1. Agreed but stewerds decision is final. Under new rules it allowed stewerds to say it was illegal. It just seems really bad due to circumstance. A Red Bull cheated allowing the other Red Bull to have a go culminating in Red Bull being 3rd and 4th instead of 4th and 5th. Red Bulls pincer movement based on cheating got both infront of a Ferrari that was likely to get 3rd.

        1. Under which rulebook is taking corners slowly to defend illegal?

          In fact, its a known defensive tactic, and works really well. It’s not cheating if its legal

          1. No – slowing down a driver is legal. However, being in front of a driver because you decided to shortcut the track is illegal. If the stewards/Charlie had acted as they should and told Max to give up the position quickly, he wouldn’t have been able to back Vettel into Ricciardo as he would have been behind him.

      2. Vettel’s move was fine,

        : Nope, just what Vettel and some other wanted Charlie to forbid. In fact as VES stated, he did it better the other car was always behind him. Vet did it while Ric was at his sidepod.
        Well it’s hard te be the vrigin of a new rule of course ;)

    6. And then, change the penalty from 10 to 5 seconds ? What is the point? Then he still is 5th because Verstappen ended in front of him and also got 5 seconds. I may assume that they don’t expect that there is no penalty at all, don’t they?
      Maybe the FIA should review the penalty (a few dollars) for his comments on Charlie Whiting too and give him 5 extra seconds for that?

      1. @dutch-1 As noted above the penalty can’t be appealed so it can’t be changed.

        1. But track limits can not be exceeded either. Double his penalty so we can talk up a storm.

    7. If Ferrari had not protested Max in 3rd…..then Red Bull would not have protested Seb being 4th as they could have lost Max his 3rd……but Ferrari just had to….and now they want a pointless review….Flexing muscles nowhere as big as they used to be??????….come on Ferrari get the action back on the track

    8. My only problem with the enforcement of the new rule (I despise this new “grey” rule) is what preceded it. The fact Vettel sees himself behind 2 cars that he shouldn’t be behind in the first place, is in fact the biggest sin the race directors committed, that weekend. What they did is the equivalent of booking an hand ball after an offside. F1 is becoming more and more like wrestling. It’s a show not a competition.

    9. I stunned to read how people seem to find more bad things to say about Ferrari, more remarkable still are the ones saying that Ferrari brought this penalty on themselves. Honestly if I had been humiliated and discriminated against as Ferrari was last weekend, I would have given up. The decision if final and the stewards are the one’s flexing their muscles, pumped up from all that red bull. Let me end by stating that Red Bull is not only a big investor in f1 and current team of superstar Max Verstappen, but also that RB revenue is several times that of Ferrari. Ferrari is not a big player in today’s f1, it cannot match the power of global brands as such as Red Bull and Mercedes, Ferrari may have brand recognition but in an era that teams supersede F1, Ferrari cannot play their hands like they use to, the protection from Phillip Morris is not there anymore.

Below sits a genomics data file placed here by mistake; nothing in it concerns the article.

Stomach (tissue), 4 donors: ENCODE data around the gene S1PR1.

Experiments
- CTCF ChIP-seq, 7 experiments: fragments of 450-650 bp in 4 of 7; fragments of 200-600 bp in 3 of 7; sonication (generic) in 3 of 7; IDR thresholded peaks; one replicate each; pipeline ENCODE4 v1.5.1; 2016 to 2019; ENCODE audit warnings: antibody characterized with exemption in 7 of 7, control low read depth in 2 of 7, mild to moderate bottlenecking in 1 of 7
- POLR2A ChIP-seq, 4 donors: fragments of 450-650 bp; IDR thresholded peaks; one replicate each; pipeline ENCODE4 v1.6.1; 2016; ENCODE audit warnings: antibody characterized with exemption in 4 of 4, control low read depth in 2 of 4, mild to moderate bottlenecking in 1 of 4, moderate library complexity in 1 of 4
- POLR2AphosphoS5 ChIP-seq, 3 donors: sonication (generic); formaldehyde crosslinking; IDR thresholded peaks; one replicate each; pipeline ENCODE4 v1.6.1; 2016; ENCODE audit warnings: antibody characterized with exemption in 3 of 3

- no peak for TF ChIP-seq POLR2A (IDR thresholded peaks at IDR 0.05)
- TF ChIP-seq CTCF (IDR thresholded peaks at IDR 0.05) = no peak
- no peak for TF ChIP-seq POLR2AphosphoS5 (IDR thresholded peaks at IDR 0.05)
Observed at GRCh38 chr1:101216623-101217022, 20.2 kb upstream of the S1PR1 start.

1. So that is why Ferrari get a huge bonus that the other teams don’t get?

      2. Ferrari has a problem spending their money.

        F1 2015 team budgets:
        the figures in brackets show income from sponsors, then partners and then from TV/FOM…

        1. Red Bull Racing (€266m + €35.7m + €167m) = €468.7m
        2. Mercedes (€122m + €212.4m + €133m) = €467.4m
        3. McLaren Honda (€144.5m + €216.5m + €104m) = €465m
        4. Ferrari (€208.5m + €34.5m + €175m) = €418m
        5. Williams (€52.5m + €22.9m + €111m) = €186.4m
        6. Lotus (€69.5m + €13.6m + €56m) = €139.1m
        7. Toro Rosso (€68m + €9.45m + €60m) = €137.45m
        8. Force India (€49.5m + €12.2m + €68m) = €129.7m
        9. Sauber (€44m + €9.25m + €50m) = €103.25m
        10. Manor (€0.5m + €32.5m + €50m) = €83m

        TOTALS: (€1025m + €599m +€974m) = €2598m
        Read more at http://www.crash.net/f1/news/221835/1/f1-2015-team-budgets-published-but-which-team-spends-most.html#JqopPuvm2uR8vouT.99

        1. According to Bild the 2016 budgets are different.

          1. Mercedes: 470 miljoen euro
          2. Ferrari: 470 miljoen euro
          3. Red Bull: 440 miljoen euro
          4. McLaren: 350 miljoen euro
          5. Renault: 250 miljoen euro
          6. Toro Rosso: 135 miljoen euro
          7. Williams: 130 miljoen euro
          8. Force India: 100 miljoen euro
          9. Haas 100: miljoen euro
          10. Sauber: 90 miljoen euro
          11. Manor: 90 miljoen euro

    10. I am glad Ferrari asked for a review because the original decision seemed to me to be wrong. As far as I can tell this decision just makes F1 a laughing stock.

      1. But to ask after 2 weeks?????

    11. Just live on Sky which one of the Ferrari people, basically saying they want more clarification of the rule rather than appealing to try and overturn the decision.